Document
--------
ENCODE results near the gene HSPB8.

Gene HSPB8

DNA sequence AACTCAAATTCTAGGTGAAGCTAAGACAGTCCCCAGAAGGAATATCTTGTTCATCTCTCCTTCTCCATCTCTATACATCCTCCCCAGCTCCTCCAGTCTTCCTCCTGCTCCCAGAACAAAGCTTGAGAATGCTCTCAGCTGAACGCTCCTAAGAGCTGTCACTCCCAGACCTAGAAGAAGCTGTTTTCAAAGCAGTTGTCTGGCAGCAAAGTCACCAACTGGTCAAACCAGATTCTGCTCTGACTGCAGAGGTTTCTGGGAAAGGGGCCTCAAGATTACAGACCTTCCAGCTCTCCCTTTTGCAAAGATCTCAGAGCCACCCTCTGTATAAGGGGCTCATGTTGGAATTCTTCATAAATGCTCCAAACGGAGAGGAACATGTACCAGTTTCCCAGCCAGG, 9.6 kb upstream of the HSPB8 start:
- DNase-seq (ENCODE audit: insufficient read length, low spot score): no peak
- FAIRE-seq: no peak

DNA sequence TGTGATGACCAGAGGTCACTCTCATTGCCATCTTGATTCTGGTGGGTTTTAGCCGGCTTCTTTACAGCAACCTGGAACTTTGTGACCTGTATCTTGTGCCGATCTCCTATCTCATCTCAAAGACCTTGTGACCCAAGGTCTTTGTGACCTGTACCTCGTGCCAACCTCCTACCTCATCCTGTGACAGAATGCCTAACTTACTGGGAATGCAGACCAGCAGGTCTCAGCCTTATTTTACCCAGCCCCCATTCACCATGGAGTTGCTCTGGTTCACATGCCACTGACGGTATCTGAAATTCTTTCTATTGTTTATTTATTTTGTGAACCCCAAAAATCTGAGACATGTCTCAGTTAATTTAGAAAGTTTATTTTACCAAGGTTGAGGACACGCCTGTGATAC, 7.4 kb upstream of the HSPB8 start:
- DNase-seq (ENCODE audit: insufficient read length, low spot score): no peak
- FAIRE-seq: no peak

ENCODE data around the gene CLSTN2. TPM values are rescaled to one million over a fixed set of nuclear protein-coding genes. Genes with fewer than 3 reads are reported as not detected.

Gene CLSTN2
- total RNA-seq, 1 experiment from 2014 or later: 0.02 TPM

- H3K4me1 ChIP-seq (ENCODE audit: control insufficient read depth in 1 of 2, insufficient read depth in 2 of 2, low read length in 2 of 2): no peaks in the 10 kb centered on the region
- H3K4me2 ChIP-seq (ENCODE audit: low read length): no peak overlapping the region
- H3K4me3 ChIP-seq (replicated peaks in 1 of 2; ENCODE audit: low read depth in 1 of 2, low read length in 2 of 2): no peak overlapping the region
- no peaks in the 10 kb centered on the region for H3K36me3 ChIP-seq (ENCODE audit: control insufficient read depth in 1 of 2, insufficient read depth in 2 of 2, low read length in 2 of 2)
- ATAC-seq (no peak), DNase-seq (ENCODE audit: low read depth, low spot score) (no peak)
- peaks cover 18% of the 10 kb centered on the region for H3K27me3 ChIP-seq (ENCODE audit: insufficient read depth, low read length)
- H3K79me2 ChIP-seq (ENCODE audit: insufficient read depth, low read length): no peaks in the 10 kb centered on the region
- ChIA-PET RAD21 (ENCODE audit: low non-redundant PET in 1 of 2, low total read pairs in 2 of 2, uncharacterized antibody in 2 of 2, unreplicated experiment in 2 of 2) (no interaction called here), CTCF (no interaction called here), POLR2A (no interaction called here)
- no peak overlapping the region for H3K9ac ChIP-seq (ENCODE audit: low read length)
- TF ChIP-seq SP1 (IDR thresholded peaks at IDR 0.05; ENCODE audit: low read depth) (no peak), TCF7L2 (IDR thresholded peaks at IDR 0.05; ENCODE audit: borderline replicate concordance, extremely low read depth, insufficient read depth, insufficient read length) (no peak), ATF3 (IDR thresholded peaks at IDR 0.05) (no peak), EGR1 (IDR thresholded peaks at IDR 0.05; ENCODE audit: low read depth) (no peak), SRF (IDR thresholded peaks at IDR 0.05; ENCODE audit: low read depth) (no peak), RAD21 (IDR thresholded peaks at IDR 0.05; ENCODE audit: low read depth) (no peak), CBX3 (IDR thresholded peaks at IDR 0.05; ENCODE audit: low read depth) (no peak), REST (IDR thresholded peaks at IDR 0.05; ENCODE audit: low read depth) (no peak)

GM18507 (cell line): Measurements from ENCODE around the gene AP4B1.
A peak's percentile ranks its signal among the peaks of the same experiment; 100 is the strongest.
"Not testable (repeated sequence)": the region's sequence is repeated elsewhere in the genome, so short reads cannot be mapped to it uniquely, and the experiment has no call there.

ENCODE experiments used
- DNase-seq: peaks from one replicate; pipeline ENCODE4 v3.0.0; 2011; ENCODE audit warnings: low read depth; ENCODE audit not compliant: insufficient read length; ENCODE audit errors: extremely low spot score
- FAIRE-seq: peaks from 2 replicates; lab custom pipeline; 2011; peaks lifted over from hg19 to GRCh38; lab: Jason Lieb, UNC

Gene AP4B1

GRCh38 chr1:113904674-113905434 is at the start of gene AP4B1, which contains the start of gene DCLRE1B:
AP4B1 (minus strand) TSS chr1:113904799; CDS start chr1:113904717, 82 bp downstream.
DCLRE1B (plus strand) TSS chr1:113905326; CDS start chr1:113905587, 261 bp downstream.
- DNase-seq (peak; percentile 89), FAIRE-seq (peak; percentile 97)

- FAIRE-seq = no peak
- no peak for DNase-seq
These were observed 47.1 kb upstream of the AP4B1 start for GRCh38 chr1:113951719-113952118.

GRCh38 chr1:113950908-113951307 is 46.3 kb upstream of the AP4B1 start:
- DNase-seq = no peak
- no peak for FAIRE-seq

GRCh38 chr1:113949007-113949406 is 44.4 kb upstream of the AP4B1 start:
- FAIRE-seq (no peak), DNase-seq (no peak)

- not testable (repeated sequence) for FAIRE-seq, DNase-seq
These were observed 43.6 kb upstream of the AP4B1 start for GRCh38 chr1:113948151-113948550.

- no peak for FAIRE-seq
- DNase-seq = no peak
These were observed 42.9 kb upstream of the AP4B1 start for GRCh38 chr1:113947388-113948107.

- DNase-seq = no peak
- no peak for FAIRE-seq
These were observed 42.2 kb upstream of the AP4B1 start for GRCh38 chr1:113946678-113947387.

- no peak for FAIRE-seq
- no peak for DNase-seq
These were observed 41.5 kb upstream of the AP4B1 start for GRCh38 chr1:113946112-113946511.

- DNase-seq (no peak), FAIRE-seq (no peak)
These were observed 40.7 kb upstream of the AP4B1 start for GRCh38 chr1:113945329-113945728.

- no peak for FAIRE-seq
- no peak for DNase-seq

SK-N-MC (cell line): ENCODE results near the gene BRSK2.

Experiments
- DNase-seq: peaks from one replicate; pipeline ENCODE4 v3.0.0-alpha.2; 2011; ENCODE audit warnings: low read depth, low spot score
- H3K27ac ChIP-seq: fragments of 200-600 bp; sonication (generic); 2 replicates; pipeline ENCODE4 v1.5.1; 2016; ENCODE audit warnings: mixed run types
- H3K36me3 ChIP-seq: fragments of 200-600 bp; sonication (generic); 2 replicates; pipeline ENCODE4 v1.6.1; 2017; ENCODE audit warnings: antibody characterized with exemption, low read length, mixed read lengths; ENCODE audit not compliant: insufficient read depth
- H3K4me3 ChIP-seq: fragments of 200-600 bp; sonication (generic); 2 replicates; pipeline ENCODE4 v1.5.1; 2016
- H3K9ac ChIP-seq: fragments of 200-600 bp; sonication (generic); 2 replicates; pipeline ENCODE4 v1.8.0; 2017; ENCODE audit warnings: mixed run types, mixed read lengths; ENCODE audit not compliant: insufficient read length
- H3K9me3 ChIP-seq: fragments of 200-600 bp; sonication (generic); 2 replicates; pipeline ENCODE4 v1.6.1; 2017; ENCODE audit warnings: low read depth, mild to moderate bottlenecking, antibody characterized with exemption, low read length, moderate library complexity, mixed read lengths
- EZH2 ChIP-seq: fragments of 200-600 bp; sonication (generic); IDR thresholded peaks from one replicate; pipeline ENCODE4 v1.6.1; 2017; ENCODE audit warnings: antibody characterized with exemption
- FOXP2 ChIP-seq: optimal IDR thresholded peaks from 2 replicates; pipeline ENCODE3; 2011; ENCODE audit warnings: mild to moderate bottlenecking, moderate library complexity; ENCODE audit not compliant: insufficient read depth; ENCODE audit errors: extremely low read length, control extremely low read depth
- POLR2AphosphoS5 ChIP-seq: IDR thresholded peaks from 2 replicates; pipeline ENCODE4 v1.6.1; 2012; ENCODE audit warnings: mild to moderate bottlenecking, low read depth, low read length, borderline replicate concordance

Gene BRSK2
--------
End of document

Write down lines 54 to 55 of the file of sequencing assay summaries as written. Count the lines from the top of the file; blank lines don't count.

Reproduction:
- no peak for FAIRE-seq
- no peak for DNase-seq